PBOC Boosts Yuan Fixing After 12-Day Drop to Weakest Since 2008Bloomberg News
Reference rate has been stronger than analysts estimated
Investors should consider trimming bearish bets: BNP Paribas
China’s central bank raised its yuan fixing for the first time in 13 days as the dollar’s ascent eased, reinforcing speculation that policy makers are prepared to step up measures to slow the currency’s declines.
The People’s Bank of China strengthened its daily reference rate by 0.3 percent to 6.8779 per dollar, ending a 12-day decline that took the rate to the weakest level since June 2008. The monetary authority’s fixings for the past four days were stronger than Mizuho Bank Ltd. and Australia & New Zealand Banking Group Ltd. had estimated. Investors should consider trimming bearish bets on the yuan as authorities are countering depreciation pressures more forcefully, BNP Paribas SA strategists wrote in a note Monday.
“The PBOC is concerned the recent yuan drops would fuel stronger expectations for faster and sharper declines, so it’s taking measures to manage the pace," said Kenix Lai, a Hong Kong-based foreign-exchange analyst at Bank of East Asia Ltd. “The market is still bearish on the yuan in the longer term. China won’t likely prop up the exchange rate but will just control the declines as it will want a weaker currency to aid the economy."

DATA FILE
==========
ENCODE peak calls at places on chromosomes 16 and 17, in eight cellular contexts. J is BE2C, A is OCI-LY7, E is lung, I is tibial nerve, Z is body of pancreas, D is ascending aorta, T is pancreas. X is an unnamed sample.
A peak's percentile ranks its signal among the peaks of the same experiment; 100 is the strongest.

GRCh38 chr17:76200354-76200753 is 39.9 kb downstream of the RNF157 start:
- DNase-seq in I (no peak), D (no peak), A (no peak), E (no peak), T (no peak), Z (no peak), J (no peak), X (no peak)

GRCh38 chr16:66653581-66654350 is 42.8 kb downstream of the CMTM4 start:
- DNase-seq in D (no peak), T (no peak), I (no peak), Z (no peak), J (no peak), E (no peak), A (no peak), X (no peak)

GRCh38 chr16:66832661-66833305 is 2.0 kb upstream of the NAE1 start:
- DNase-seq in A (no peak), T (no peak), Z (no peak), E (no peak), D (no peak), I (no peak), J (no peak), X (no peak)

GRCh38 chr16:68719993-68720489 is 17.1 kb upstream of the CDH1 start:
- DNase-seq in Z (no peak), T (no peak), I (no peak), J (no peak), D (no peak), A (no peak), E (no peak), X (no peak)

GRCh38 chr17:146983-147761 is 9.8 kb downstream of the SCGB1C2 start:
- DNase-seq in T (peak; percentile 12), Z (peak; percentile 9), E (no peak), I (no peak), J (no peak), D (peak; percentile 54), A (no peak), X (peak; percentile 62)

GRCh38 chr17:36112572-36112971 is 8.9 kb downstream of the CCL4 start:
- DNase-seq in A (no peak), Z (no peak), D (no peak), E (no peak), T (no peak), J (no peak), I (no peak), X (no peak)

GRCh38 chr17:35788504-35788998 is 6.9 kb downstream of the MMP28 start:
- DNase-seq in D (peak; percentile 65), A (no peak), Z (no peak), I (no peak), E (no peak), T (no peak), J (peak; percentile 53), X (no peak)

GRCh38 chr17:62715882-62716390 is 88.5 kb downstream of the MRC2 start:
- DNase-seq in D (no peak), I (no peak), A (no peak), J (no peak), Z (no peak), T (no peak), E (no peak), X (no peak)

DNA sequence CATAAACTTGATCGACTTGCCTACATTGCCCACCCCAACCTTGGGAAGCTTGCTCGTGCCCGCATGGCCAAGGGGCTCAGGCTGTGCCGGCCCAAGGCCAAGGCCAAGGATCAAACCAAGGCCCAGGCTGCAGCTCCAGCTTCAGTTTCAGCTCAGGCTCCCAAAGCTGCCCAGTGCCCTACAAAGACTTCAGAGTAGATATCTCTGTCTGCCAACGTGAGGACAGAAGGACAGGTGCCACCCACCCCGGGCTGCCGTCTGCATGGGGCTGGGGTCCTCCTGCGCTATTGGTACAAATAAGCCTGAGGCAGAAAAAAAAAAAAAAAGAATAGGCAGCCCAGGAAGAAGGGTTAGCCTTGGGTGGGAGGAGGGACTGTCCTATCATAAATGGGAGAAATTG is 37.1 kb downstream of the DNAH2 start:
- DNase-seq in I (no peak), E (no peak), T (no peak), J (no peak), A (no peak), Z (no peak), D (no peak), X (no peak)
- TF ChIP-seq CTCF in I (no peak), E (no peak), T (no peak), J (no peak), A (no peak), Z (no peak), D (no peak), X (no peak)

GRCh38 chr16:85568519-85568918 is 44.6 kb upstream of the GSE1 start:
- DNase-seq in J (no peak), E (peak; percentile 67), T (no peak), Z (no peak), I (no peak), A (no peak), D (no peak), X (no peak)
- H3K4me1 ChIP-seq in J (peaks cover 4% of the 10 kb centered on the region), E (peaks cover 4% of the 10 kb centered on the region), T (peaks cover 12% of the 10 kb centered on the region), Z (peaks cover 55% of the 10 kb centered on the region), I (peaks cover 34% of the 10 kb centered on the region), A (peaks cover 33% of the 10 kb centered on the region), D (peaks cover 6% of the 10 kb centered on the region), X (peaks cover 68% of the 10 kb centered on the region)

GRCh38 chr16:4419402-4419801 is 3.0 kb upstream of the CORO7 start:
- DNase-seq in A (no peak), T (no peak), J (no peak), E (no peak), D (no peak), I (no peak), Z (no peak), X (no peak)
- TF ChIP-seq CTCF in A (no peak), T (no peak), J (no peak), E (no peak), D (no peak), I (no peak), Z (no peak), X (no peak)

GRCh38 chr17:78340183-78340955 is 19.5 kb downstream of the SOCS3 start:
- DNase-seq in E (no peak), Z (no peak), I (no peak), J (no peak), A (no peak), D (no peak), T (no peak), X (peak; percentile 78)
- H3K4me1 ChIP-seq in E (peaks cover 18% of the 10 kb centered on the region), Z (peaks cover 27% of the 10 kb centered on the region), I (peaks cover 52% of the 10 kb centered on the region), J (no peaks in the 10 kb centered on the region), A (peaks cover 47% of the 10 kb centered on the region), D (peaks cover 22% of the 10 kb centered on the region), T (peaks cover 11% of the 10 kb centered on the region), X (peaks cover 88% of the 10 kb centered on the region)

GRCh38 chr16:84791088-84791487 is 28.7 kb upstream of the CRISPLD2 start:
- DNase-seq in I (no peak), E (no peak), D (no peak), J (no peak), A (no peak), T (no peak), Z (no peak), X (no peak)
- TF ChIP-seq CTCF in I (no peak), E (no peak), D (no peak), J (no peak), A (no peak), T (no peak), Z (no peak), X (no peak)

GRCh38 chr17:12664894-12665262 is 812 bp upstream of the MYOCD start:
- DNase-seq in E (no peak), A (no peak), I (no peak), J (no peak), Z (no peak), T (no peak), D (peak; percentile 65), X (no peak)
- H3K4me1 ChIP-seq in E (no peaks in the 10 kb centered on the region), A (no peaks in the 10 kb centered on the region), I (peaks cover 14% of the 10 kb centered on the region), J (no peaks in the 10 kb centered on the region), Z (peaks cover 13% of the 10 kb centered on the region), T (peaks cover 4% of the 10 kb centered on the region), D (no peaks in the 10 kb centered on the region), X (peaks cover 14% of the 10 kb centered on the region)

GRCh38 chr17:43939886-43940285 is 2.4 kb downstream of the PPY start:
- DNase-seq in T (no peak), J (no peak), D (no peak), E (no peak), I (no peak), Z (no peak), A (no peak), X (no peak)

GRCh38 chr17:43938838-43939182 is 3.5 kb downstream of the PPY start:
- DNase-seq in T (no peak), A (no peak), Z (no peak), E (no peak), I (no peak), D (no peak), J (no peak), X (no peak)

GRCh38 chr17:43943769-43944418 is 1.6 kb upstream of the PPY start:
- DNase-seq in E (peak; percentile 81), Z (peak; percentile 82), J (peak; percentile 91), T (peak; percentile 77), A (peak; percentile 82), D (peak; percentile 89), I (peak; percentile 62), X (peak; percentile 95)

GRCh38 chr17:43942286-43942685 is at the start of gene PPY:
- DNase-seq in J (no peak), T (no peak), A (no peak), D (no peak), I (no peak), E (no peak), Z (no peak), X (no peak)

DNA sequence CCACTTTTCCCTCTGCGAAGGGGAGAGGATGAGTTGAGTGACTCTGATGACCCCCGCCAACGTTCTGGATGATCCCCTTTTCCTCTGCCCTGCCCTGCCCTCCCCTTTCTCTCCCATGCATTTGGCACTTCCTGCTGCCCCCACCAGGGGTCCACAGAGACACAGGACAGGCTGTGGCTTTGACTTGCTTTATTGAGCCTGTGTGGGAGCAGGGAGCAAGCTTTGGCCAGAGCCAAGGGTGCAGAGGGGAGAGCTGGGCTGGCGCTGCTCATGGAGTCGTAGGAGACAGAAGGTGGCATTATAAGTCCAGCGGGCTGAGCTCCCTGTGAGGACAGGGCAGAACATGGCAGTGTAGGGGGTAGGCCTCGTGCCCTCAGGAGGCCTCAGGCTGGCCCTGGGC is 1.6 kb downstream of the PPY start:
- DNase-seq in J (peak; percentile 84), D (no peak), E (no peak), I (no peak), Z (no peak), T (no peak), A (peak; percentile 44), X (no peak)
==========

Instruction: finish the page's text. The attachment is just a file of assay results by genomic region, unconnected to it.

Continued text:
The onshore currency rose 0.15 percent to 6.8841 per dollar at 5:15 p.m. local time. The Chinese exchange rate has slumped 1.5 percent since Donald Trump won the U.S. presidential election. A gauge of the greenback’s strength jumped to a January high on Monday amid speculation the Republican’s reflationary economic policies will trigger faster monetary tightening, before reversing its advance to post a 0.4 percent drop.
The onshore yuan suddenly gained before the 4:30 p.m. official close, which is used as a factor to set the next day’s fixing.
"It is possible that the PBOC intervened," said Irene Cheung, a foreign-exchange strategist at Australia & New Zealand Banking Group Ltd. in Singapore. "A stronger official close could lead to a higher fixing the next day. China may want to control the depreciation as the yuan had been dropping too quickly of late."
The offshore yuan slipped 0.03 percent on Tuesday, while a currency basket that measures the yuan against 13 trading partners was little changed.
— With assistance by Tian Chen